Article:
OBJECTIVE: To determine the prevalence and correlates of cigarette smoking among adults in high mountain rural areas of northern Pakistan. DESIGN: Cross sectional survey. PARTICIPANTS: A sample of 4203 adults (aged 18 years and over) were selected by stratified random sampling from 16 villages. MAIN OUTCOME MEASURE: Self reported smoking prevalence; age of smoking initiation; daily cigarette consumption and association between current smoking and sociodemographic variables, use of snuff, wine, body mass index, blood pressure, family history of stroke, and hypertension. RESULTS: 614/1406 men (43.7%) and 154/2797 (5.5%) women reported smoking cigarettes. The age standardised prevalence of smoking was 40.5% for men and 6.3% for women. Men were more likely (odds ratio (OR) 6.5, 95% confidence interval (CI) 4.75 to 8.79) to be smokers. Smokers were more likely to use snuff (OR 1.39, 95% CI 1.12 to 1.73), drink wine (OR 3.47, 95% CI 2.81 to 4.29), and were more likely to work as farmers (OR 1.55, 95% CI 1.05 to 2.29) or shopkeepers (OR 2.63, 95% CI 1.67 to 4.14). Individuals with college level education and with desirable body mass index were less likely to smoke (OR 0.55, 95% CI 0.35 to 0.87; OR 0.74, 95% CI 0.57 to 0.96). CONCLUSION: Cigarette smoking is a major public health problem in this high mountain community of Pakistan, particularly among the male population, the majority of whom begin to smoke quite early in life. A comprehensive tobacco control effort incorporated into the existing community based health infrastructure is needed.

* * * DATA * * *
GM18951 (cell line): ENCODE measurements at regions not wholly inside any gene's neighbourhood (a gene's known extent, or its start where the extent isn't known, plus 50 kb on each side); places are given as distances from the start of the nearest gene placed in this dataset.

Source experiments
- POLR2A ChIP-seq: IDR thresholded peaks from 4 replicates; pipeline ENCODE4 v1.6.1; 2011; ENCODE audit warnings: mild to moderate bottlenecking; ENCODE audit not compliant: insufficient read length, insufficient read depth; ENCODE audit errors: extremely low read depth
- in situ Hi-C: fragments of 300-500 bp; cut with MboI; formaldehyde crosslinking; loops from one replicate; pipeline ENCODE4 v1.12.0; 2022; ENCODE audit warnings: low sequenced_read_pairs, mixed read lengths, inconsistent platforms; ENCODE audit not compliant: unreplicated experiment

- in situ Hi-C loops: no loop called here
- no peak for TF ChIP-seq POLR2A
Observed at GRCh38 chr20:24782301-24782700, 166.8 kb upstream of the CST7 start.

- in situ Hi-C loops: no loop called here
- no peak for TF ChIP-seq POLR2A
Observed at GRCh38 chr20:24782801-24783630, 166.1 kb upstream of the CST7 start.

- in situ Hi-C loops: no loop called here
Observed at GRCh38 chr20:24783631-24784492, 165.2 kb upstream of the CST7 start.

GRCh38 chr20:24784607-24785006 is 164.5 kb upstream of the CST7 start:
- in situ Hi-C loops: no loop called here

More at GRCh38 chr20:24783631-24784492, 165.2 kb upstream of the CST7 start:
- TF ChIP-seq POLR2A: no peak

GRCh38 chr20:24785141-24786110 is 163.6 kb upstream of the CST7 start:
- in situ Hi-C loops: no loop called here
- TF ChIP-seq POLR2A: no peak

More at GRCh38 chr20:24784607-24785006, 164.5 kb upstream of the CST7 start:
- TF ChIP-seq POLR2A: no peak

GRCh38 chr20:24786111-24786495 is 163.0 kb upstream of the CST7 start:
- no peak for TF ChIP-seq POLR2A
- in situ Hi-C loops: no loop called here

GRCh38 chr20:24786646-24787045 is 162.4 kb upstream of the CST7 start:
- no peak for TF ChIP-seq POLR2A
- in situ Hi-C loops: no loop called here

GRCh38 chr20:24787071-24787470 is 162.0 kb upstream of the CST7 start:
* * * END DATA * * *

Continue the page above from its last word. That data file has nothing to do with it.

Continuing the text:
ASJC Scopus subject areas
- Health(social science)
- Public Health, Environmental and Occupational Health